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Wednesday, February 27, 2008

Charter City Proposal Moves Forward

In November of 2006, the voters of Davis passed an advisory vote to ask the city to look into creating choice voting. Choice voting, otherwise known as instant runoff asks voters to rank their preferences of candidates and office holders in order to determine the winner.

However, in order for a city in California to enact a choice voting system, the city must go from a general law city to a charter city. A charter gives the city more flexibility to enact any number of laws--depending on what is contained within the charter.
"There are two types of cities in California – charter and general law. Charter cities follow the laws set forth in the state’s constitution along with their own adopted “charter” document. General law cities follow the laws set forth by the state legislature. Charter cities still follow the laws of the state’s constitution, which include constitutional amendments like Proposition 13 (cap on property taxes) and Proposition 218 (the right to vote on taxes), but a charter gives a city more local authority over municipal affairs in areas not considered to be statewide matters. Of California’s 478 cities, 109 are charter cities."
By a 4-1 vote last night, Mayor Pro Tem Ruth Asmundson dissenting, the Davis city council directed city staff and the city attorney to complete an analysis of a draft charter and to return to the City Council by the end of March.

At that point, the City Council could place the charter measure on the ballot before the voters in November.

This particular charter is brief and broad. There are a number of specific elements that these charters can contain. However, the subcommittee of Lamar Heystek and Stephen Souza chose to continue current law and practices with one exception--granting a future city council the authority to create a choice voting system.

This is something important to stress. The charter does not itself create choice vote. The subcommittee had that option and could have written into the charter a choice voting system. Instead they have made such a system possible but have left that decision to future councils.

While much of the discussion has rightly focused on choice voting itself, I think a full discussion of charter cities is in order. There were good questions that were raised last night by both council and the public about them.

One of the keys arose from Councilmember Don Saylor--why are only one-fourth of the cities in California Charter Cities? Have there really only been four or five new Charter Cities since 1992? We have heard of the advantages of Charter Cities, but what are some of the disadvantages?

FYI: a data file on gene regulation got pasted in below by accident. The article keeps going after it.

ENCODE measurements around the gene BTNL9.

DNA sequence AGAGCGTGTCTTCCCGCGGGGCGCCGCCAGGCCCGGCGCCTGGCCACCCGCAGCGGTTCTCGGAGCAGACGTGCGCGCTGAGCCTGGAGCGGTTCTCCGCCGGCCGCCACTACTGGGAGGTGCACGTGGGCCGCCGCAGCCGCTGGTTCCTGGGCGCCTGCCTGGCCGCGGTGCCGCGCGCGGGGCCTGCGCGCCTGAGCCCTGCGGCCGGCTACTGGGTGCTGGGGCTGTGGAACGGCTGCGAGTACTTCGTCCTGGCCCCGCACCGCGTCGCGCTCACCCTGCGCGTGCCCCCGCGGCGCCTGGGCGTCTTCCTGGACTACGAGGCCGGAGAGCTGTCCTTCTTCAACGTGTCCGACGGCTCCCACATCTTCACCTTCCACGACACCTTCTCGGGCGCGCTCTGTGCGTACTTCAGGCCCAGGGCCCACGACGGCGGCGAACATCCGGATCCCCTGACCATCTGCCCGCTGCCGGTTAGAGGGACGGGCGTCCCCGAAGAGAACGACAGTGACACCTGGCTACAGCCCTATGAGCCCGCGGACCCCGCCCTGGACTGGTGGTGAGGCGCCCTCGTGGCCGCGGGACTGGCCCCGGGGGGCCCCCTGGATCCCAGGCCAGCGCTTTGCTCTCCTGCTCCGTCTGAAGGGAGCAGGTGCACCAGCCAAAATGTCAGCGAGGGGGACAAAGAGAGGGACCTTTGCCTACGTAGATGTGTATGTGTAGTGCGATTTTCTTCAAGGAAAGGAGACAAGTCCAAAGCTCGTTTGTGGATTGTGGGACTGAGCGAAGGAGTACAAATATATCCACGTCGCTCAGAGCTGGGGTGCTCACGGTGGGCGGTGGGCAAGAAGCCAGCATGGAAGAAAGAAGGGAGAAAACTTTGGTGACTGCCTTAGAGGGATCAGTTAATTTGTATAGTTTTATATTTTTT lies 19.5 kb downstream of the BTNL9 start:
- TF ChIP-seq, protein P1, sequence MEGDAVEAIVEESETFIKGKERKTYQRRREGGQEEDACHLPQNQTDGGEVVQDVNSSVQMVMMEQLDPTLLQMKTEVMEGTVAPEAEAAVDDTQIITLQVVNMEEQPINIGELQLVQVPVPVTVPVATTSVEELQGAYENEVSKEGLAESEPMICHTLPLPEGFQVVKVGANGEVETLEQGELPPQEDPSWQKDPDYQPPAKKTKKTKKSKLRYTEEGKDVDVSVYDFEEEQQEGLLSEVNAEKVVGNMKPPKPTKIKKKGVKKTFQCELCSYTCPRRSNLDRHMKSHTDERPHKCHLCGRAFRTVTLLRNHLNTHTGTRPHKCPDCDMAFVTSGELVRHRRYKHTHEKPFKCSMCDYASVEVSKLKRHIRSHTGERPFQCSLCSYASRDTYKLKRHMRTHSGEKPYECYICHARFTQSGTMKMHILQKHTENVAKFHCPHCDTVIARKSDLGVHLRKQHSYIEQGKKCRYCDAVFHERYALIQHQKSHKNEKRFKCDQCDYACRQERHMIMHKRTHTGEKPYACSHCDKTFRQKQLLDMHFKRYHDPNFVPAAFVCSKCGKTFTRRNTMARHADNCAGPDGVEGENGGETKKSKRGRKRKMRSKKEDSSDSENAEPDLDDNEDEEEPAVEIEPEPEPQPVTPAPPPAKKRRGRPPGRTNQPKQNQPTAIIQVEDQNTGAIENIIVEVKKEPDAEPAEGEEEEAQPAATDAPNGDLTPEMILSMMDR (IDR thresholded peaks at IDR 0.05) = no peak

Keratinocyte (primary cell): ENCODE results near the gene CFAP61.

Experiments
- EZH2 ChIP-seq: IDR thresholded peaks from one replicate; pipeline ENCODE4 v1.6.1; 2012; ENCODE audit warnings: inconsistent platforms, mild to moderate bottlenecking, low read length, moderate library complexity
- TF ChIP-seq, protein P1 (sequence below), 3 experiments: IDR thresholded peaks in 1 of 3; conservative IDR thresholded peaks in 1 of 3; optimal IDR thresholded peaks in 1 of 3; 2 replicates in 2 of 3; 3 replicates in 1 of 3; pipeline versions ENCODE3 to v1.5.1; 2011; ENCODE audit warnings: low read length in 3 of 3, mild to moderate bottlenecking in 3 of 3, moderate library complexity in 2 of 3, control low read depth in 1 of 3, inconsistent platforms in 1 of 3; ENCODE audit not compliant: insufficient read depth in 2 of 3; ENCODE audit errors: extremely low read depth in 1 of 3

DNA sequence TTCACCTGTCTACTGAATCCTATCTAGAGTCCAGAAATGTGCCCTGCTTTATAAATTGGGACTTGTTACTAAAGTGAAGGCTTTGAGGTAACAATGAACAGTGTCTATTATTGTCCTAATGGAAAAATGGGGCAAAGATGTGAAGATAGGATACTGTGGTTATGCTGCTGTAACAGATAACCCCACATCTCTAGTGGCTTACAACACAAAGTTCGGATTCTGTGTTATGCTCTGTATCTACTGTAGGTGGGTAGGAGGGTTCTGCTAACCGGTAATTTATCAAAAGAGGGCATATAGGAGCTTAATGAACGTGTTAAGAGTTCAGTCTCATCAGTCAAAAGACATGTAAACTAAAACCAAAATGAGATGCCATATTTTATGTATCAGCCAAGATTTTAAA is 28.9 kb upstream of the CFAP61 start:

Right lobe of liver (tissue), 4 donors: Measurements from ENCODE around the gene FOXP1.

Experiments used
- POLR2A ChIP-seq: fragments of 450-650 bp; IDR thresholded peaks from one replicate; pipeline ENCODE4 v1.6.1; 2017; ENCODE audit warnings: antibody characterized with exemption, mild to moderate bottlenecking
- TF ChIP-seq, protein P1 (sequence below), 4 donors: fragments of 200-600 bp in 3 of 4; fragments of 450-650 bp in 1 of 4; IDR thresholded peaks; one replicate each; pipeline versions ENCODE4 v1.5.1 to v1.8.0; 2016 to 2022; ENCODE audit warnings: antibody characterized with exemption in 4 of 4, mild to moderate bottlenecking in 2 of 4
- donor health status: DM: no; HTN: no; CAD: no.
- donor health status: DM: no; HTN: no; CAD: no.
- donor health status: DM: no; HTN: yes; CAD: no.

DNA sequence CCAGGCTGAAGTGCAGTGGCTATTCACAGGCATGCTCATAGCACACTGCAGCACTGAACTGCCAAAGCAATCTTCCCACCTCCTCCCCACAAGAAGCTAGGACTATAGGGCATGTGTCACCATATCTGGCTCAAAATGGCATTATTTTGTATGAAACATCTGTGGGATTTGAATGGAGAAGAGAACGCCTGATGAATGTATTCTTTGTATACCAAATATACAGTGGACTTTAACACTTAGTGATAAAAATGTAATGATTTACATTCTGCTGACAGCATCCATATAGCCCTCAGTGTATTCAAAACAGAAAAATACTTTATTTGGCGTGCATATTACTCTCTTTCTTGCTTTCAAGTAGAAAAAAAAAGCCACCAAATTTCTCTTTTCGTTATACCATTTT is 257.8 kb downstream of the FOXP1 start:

The last one in particular did not gain a lot of answers, but one thing that was pointed out was the ability of cities with charters to circumvent prevailing wage law and collective bargaining. The council could write into its charter stronger protections for those, but that is something to be wary of. As is the general notion that there may be other weaknesses that city staff and the subcommittee have not come up with just yet.

I went into the discussion last night neutral on the issue of a charter city. I left the meeting last night leaning toward supporting it having some of my concerns assuaged. I think both Councilmember Heystek and Souza did a very good job of keeping the charter itself simple and easily understandable.

Where I am not 100 percent sold is that I would like a better accounting of possible pitfalls. Like Councilmember Saylor I would get a better understanding for why only 25 percent or so of cities have charters.

I hope these points are addressed in more detail at a future council meeting.

Finally on the issue of choice voting, I am not 100 percent on that issue as well. I appreciate that we had an advisory vote on Measure L. I think Ruth Asmundson in her dissent raised a good point that that vote was not necessarily a vote in support of creating choice voting but rather a vote in support of exploring the creation of a choice voting system. It is a subtle but important difference.

What I would like to see is a full public debate over it. The implication from this discussion was that it would probably require another ballot measure after the creation of the charter city. I completely agree with that approach as it will allow for a full vetting of the issue. One of my concerns with Measure L is that there was no organized opposition. Some might suggest that in itself indicates support for the concept, but in my view it also prevented there from being a true debate over the strengths and weaknesses of a system.

I am not opposed for choice voting by any means, but I would like to see a full debate where strengths and weaknesses are addressed, including and most specifically an accounting over whether the system has create voter confusion in other jurisdictions that have employed this form of voting.

That will be a discussion for another day. In the meantime, I was pleased with both the discussion and the outcome of this meeting and look forward to future discussions on the charter city proposal in the future.

---Doug Paul Davis reporting